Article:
tgt                              RUNNING   pid 8040, uptime 0:09:15

Reinitialising MAAS

It is also possible to re-initialise MAAS to switch modes. For example, to switch from rack to region:

sudo maas init region

The MAAS command takes additional init options; see the MAAS installation technical reference for details.

snap-3-0-ui snap-3-0-cli -->

How to configure MAAS

Once you’ve successfully installed MAAS (regardless of method), you can now login here:


where $API_HOST is the hostname or IP address of the region API server, which was set during installation. You will see a screen like this:

Log in at the prompts, with the login information you created when initialising MAAS.


After a fresh MAAS installation, the web UI presents a couple of welcome screens. From these screens, you can set many system-wide options, including connectivity, image downloads, and authentication keys.

Your main concerns for this experiment are the DNS forwarder, the Ubuntu image import section, and the SSH public key, though you might want to set the region name to something memorable, since this text will appear at the bottom of every MAAS screen in this install domain. Set the DNS forwarder to something obvious, e.g.,, Google’s DNS server. Set this to your own internal DNS server if you know the IP address.

Select an Ubuntu image to import, noting that you may be required to select at least one LTS version, depending upon the version of MAAS that snap installed. In this example, we’ve already chosen an image, and downloading is partially complete.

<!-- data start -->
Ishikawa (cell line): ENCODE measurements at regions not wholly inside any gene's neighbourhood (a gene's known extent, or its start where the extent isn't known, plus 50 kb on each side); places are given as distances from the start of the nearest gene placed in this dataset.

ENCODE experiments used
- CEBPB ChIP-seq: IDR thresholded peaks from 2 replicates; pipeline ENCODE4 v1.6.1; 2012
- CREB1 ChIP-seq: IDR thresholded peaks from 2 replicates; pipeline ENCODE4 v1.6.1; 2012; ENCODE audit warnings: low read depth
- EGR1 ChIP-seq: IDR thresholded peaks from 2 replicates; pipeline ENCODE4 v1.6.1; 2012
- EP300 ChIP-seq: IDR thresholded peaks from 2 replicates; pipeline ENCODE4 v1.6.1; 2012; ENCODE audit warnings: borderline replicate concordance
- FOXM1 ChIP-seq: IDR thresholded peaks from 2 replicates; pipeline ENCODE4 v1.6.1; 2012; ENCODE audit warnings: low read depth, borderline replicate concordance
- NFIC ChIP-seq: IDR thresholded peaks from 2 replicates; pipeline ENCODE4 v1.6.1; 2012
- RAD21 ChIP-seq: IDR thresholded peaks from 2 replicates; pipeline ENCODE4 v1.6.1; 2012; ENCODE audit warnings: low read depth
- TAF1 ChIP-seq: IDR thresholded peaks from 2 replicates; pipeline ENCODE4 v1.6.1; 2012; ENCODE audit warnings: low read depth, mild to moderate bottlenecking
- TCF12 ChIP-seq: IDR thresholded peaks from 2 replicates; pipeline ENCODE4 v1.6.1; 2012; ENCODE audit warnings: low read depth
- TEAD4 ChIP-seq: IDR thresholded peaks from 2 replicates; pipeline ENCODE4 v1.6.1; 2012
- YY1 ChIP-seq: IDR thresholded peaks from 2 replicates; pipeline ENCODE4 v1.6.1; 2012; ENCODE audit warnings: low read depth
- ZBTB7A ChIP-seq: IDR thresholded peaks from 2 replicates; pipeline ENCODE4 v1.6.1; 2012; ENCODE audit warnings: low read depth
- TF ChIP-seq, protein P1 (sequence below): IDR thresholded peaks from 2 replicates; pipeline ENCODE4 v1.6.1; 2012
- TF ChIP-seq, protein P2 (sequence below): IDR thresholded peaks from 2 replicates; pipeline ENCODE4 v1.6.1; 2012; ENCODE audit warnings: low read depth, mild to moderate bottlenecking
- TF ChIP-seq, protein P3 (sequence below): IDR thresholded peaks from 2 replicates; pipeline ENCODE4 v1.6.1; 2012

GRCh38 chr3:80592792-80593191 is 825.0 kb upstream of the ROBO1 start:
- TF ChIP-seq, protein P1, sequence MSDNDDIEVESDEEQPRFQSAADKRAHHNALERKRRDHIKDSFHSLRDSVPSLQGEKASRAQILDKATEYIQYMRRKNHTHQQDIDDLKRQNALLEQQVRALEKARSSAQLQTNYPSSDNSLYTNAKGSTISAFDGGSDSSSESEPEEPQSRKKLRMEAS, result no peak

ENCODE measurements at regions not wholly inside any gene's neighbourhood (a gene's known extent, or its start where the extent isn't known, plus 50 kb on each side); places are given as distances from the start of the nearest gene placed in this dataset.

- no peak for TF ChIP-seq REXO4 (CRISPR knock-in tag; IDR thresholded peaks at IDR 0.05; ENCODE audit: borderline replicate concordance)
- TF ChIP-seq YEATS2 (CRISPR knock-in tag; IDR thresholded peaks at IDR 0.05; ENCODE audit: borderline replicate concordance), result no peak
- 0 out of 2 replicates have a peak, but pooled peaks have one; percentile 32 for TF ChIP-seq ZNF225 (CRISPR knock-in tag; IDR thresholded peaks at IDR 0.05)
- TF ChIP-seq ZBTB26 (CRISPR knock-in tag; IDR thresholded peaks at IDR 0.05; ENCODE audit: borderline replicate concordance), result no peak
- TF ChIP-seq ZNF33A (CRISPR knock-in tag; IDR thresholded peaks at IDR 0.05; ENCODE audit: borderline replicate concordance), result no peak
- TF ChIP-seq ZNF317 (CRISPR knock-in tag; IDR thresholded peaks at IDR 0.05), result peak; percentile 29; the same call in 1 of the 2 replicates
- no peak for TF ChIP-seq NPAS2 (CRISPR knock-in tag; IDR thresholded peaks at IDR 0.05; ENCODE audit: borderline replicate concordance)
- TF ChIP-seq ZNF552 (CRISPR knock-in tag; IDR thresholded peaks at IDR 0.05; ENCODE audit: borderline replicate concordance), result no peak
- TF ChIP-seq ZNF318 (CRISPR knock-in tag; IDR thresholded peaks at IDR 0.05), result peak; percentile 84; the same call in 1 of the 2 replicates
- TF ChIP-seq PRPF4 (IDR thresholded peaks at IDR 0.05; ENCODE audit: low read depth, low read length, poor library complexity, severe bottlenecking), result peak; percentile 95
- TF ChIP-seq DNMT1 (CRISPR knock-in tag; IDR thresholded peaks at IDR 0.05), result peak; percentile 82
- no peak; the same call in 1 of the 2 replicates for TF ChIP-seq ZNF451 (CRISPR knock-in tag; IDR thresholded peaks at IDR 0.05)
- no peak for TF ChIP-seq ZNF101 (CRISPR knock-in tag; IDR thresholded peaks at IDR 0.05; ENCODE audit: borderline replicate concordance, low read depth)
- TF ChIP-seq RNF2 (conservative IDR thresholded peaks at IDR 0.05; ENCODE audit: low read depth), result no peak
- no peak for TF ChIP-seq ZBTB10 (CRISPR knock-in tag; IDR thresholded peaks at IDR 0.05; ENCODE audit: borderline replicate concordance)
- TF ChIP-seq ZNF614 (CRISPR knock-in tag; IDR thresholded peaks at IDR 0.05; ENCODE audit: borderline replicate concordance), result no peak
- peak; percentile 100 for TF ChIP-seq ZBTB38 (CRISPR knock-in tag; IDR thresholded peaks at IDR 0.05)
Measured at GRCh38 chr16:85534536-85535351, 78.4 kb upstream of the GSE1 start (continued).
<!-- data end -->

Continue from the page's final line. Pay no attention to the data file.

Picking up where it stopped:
When you click on “Continue,” the screen will shift to a screen labelled, “SSH keys for admin:”

In the source drop-down, select “Launchpad,” “Github,” or “Upload.” If you choose one of the first two, you will need to enter your username for that service. For example, if you want to upload your SSH public key from Launchpad, you would enter:


Likewise, if you want to upload your github public SSH key, you would enter:


If you want to use your existing public key from your home directory, you can select “Upload”and then copy your entire public key from .ssh/ (or wherever you may have stored the key):

and paste it into the block labelled “Public key.” Finally, press the “Import” button to import this key:

With this complete, you’ll see that MAAS has been successfully set up. Click ‘Go to the Dashboard’ to proceed.

Note that you may have to wait a few moments for your selected images to sync locally.

Enabling DHCP

Before moving forward with MAAS, you’ll want to enable DHCP. You can do this very easily from the web UI by selecting “Subnets” from the top menu, choosing the VLAN on which you want to enable DHCP, and select the button marked, “Enable DHCP.”


The Dashboard landing page lists non-registered devices that MAAS detected automatically on the network. This network discovery process allows you to easily add or map devices already connected to your network – devices that you may not necessarily want to manage with MAAS.